Have you ever wondered whether you’ve got the right mix of gaming machines or are investing enough in gaming staff to deliver a quality service? While the winning formula in each club is likely to be unique, it is beneficial to understand how you measure up to industry benchmarks – especially if you’re in New South Wales.Daniel Mitchell
Chances are you’ve heard the terms ‘business intelligence’ and ‘big data’ being bandied about, and for good reason – there is a wealth of research that shows that data-driven decision-making improves business outcomes.
All the buzzwords and jargon thrown around by consultants may be intimidating, but there are simple approaches to data analysis that can often yield important insights.
The Astute Quarterly Industry Benchmarks report – based on the New South Wales (NSW) market – is a classic example of a simple but effective approach. It’s a relatively easy process to compare a venue’s performance with industry benchmarks to determine how it is tracking relative to its peers.
The APDM indicator
By far and away the most common benchmark used in gaming machine performance monitoring is average daily profit per machine (ADPM). The overall ADPM figure across all clubs was $155 for the last gaming machine tax year (the year ended 31 August 2017). A more in-depth dive shows significant variances across venues, with more than two-thirds making an average profit per machine of less than $100 per day.
Astute provides the ADPM figures on an aggregated basis across a range of categories including venue size and gaming machine manufacturer and denomination – allowing the venue to zero in on and identify specific areas of under or over performance on the gaming revenue front.
It’s important to remember that, despite the terminology, ADPM is really a revenue rather than a profit figure and therefore represents the contribution to the club’s bottom line. That’s why it is necessary to take benchmarking a step further and compare performance not just for revenue but also for the cost and profit domains.
Some costs need to be accounted for, not the least of which is gaming machine tax. Approximately, 20 percent of the ADPM goes straight into NSW Treasury’s coffers.
Why benchmarking matters
Clubs should also be benchmarking wages, promotional and other direct costs associated with generating gaming machine revenue. This is an area where the Astute Quarterly Industry Benchmarks report becomes an indispensable tool; it facilitates simple comparison across these metrics, which typically aren’t available elsewhere.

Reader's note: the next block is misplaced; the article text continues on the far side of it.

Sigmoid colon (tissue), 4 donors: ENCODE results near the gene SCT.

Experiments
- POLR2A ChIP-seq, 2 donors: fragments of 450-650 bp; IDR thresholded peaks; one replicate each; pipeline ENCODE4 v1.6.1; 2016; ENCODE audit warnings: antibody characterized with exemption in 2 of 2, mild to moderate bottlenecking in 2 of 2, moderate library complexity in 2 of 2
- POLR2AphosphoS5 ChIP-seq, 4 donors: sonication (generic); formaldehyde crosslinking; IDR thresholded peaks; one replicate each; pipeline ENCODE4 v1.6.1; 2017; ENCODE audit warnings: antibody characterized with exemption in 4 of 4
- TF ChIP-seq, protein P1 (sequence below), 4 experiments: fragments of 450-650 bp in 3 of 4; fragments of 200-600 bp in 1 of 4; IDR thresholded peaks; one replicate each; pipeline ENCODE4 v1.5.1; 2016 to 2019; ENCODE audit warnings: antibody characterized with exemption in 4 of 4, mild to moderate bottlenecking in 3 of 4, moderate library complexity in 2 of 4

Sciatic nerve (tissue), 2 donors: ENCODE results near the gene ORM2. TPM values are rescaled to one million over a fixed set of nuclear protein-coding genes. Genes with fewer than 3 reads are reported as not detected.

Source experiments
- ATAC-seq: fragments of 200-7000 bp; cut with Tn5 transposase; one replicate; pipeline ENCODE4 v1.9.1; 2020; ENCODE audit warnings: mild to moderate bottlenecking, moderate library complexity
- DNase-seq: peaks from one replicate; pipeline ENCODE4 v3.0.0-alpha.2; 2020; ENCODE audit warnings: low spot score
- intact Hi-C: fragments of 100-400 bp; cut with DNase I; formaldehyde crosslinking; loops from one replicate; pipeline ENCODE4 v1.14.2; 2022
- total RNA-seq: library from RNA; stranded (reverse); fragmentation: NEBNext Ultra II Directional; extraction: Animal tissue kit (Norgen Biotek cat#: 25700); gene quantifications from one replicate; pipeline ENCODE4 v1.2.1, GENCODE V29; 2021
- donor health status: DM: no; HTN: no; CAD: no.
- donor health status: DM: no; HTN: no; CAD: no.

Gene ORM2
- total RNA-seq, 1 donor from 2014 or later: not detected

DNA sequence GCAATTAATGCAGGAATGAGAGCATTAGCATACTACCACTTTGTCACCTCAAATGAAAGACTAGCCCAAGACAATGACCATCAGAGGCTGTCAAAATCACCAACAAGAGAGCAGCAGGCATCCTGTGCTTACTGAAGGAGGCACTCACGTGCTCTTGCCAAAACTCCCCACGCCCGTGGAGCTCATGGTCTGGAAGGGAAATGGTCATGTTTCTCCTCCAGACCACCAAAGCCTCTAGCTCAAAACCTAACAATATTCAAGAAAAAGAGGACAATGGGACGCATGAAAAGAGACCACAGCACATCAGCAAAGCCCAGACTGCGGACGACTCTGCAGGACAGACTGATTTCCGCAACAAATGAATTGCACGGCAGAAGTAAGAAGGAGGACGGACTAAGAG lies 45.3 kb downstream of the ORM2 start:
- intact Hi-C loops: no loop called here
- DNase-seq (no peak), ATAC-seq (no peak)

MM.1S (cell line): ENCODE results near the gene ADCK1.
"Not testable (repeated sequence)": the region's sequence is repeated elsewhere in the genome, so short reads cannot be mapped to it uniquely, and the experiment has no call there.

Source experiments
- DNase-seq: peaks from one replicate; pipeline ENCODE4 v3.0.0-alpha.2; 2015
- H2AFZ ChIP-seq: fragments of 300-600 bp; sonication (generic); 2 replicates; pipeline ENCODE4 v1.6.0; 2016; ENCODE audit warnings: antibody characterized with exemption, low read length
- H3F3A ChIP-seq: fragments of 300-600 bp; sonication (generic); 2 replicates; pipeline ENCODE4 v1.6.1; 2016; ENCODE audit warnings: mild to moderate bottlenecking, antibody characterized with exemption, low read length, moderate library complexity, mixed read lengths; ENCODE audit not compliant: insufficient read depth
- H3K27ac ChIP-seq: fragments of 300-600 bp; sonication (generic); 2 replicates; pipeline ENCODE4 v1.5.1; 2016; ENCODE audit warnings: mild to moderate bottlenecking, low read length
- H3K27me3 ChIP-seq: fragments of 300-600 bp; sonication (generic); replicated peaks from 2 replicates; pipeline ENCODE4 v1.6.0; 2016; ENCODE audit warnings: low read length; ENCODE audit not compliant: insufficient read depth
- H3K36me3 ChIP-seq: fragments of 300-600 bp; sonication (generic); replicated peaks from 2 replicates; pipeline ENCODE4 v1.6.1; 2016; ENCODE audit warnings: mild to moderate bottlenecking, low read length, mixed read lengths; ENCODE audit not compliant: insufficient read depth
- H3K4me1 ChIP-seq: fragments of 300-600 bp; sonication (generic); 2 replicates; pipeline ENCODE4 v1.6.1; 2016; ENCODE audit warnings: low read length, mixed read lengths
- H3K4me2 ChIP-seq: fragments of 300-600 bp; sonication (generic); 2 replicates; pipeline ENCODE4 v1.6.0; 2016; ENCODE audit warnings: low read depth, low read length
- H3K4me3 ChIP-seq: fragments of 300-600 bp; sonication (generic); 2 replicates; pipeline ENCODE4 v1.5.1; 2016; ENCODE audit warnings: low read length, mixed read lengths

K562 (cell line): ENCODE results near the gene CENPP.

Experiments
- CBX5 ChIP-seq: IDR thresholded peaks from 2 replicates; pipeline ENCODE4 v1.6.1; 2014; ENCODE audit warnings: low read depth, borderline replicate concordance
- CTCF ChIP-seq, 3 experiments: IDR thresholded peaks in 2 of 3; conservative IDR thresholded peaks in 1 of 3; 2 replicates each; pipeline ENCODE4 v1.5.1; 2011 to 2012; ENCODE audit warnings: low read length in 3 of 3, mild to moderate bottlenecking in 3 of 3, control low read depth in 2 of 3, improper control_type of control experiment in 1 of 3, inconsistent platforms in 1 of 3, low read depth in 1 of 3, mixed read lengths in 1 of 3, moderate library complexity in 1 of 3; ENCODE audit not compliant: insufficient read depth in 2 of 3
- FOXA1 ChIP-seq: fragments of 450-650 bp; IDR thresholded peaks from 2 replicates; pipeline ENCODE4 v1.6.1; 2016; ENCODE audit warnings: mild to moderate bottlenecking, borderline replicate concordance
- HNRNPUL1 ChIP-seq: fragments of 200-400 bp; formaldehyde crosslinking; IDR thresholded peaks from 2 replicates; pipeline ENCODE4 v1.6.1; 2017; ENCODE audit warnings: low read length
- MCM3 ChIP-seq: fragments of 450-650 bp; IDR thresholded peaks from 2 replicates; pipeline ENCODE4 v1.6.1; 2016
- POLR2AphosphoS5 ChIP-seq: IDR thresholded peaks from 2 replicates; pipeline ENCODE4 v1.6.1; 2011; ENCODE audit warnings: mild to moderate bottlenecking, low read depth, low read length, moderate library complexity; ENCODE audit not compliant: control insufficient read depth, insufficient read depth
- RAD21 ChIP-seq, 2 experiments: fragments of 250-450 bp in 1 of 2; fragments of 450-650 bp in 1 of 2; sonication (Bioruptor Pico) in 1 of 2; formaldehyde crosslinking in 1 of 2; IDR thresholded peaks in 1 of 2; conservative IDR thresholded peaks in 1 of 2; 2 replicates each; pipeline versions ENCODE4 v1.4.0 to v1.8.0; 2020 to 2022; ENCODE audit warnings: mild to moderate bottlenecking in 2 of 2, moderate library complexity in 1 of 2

By subscribing to the Astute report, venues can determine not only how their gaming machines are performing in terms of the revenue they generate relative to their peers, but also how efficient the club is in converting that top line revenue into bottom line profit. An interesting fact is that within the Astute Benchmarking group the bottom 25 percent of clubs are marginally more efficient at doing this. This may strike as odd. It’s not that there aren’t economies of scale at the top end of town, but rather higher marginal tax rates quickly erode these advantages.
Regardless of size, venues can benefit from using benchmarks to ensure that they are running an efficient gaming operation that brings in more money to support the club’s core purpose: to invest in better community facilities or make donations to local charities and sporting groups.
Benchmarking can also assist in answering more detailed questions venue managers or directors may have about their gaming machine operations. The Astute report shows the distribution of gaming machines according to denomination. It may surprise some clubs to know that multi-denomination gaming machines are second only to the 1c gaming machine when it comes to their proliferation on gaming machine floors.
Benchmarking can also be used to work with gaming machine manufacturers to optimise performance. For example, the club may identify that a particular gaming machine manufacturer’s cabinets are performing below the industry average for that supplier, but that all other manufacturers are performing above average. The supplier can then determine a plan, such as game or denomination conversions, for boosting performance. This way the venue can ensure it is getting the most out of the floor space it dedicates to a particular brand.
Good employer/employee relationships also come about when employers ensure their staff have the right environment, knowledge, materials and equipment to perform the tasks expected of them, says Santolin.
Typically, once club boards and management get a taste for using data to drive their decision-making processes, they inevitably continue down that path and begin employing more sophisticated business intelligence practices. To avoid frustration down the track, it pays to invest in a product suite that can evolve with the club’s increasing demands.
There is nothing more aggravating than discovering a convoluted process to generate gaming statistics to compare them with the industry benchmark. To avoid that, look for alignment between the club’s benchmarking service and its gaming system.
It’s hard to overemphasise the importance of benchmarking. Having the appropriate tools and resources to know how your gaming measures up is not a luxury; it’s a necessity.
Daniel Mitchell is ClubsNSW Manager – Gaming Policy.
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